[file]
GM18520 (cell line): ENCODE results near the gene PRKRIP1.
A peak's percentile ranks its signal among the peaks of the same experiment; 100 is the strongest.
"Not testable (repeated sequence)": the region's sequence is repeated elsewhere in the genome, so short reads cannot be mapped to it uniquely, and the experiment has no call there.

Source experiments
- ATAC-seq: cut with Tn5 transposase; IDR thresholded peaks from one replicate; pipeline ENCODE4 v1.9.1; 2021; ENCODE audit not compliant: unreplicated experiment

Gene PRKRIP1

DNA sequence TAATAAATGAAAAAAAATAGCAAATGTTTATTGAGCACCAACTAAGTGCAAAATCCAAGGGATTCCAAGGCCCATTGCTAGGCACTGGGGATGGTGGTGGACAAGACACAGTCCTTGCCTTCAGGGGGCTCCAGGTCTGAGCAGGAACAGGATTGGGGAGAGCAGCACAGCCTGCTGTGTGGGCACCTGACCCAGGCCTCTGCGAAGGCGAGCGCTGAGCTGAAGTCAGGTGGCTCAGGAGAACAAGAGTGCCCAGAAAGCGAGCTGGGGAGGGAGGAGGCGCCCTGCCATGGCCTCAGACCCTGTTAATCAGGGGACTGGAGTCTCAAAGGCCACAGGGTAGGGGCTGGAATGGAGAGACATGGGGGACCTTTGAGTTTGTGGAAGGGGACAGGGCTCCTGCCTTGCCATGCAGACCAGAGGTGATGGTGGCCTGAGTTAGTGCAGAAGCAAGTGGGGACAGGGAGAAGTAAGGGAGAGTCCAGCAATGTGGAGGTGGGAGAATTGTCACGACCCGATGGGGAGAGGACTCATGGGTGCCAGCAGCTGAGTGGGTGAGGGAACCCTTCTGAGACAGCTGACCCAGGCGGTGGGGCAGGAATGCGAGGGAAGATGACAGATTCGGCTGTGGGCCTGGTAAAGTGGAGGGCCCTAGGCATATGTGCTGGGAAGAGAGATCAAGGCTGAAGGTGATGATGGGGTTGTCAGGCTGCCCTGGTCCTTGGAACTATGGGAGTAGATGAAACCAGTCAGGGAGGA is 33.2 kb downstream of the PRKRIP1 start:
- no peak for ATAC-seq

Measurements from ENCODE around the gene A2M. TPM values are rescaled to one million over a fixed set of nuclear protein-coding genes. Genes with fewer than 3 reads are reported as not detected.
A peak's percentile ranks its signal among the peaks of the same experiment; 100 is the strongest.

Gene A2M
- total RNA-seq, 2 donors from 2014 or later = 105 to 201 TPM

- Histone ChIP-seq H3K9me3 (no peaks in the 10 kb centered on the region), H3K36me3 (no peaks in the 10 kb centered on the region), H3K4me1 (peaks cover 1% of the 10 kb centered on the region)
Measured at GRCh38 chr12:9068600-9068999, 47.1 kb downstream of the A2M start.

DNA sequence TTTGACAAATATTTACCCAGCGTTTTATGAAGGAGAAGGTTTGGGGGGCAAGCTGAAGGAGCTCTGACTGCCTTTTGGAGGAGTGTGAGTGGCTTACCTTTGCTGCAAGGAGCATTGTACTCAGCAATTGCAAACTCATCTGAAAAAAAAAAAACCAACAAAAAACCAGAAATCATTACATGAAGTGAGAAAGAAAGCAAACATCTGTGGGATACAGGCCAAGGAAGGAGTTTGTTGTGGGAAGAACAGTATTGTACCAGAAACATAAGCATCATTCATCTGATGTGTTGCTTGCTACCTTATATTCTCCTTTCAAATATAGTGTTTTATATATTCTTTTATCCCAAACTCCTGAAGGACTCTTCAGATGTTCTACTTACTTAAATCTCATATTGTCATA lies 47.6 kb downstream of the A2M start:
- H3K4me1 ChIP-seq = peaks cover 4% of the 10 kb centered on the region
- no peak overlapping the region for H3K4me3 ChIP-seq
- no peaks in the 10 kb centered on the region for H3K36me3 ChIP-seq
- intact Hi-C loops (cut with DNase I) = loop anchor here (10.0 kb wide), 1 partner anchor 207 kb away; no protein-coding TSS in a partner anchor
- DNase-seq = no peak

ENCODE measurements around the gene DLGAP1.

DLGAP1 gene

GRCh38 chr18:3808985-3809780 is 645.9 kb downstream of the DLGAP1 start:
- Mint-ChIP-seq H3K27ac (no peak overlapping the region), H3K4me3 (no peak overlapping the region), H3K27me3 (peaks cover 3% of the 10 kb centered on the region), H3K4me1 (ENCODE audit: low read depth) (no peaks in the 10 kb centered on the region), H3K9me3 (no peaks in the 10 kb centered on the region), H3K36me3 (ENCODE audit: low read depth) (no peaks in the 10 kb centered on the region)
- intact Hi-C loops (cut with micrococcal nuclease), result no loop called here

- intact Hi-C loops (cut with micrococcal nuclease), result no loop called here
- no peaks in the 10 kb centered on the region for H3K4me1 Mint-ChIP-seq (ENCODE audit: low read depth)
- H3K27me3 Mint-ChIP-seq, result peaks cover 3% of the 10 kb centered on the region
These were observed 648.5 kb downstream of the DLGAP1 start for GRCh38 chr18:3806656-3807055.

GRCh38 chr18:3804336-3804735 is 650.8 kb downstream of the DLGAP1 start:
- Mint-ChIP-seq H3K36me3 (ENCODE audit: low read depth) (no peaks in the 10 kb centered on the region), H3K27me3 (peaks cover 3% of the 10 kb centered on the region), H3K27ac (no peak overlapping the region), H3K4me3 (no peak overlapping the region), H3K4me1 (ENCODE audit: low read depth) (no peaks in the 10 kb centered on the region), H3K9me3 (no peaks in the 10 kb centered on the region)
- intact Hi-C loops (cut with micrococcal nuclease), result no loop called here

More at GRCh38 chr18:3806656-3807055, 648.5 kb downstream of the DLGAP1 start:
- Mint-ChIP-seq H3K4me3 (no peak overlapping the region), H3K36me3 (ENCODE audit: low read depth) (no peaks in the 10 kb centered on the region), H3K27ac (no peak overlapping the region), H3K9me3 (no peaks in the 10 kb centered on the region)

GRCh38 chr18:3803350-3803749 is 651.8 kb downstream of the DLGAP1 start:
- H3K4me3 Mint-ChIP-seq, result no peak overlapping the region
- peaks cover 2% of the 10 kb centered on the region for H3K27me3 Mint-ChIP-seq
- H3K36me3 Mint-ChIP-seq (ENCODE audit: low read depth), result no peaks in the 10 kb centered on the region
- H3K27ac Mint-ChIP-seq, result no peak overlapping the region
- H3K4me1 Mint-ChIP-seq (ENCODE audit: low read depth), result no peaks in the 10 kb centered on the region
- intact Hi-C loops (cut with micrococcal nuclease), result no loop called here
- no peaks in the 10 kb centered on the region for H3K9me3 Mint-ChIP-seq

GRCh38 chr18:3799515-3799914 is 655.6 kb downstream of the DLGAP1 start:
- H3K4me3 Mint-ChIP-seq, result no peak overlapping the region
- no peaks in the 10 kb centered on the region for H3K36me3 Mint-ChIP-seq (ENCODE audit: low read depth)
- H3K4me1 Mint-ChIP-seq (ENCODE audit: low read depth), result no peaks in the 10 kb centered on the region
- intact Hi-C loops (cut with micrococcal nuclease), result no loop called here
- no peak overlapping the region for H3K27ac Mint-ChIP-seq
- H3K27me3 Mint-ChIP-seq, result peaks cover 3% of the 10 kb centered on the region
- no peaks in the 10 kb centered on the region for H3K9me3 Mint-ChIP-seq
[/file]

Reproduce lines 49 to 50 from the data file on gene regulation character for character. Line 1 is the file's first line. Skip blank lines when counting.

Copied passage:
- H3K27me3 Mint-ChIP-seq, result peaks cover 3% of the 10 kb centered on the region
- no peaks in the 10 kb centered on the region for H3K9me3 Mint-ChIP-seq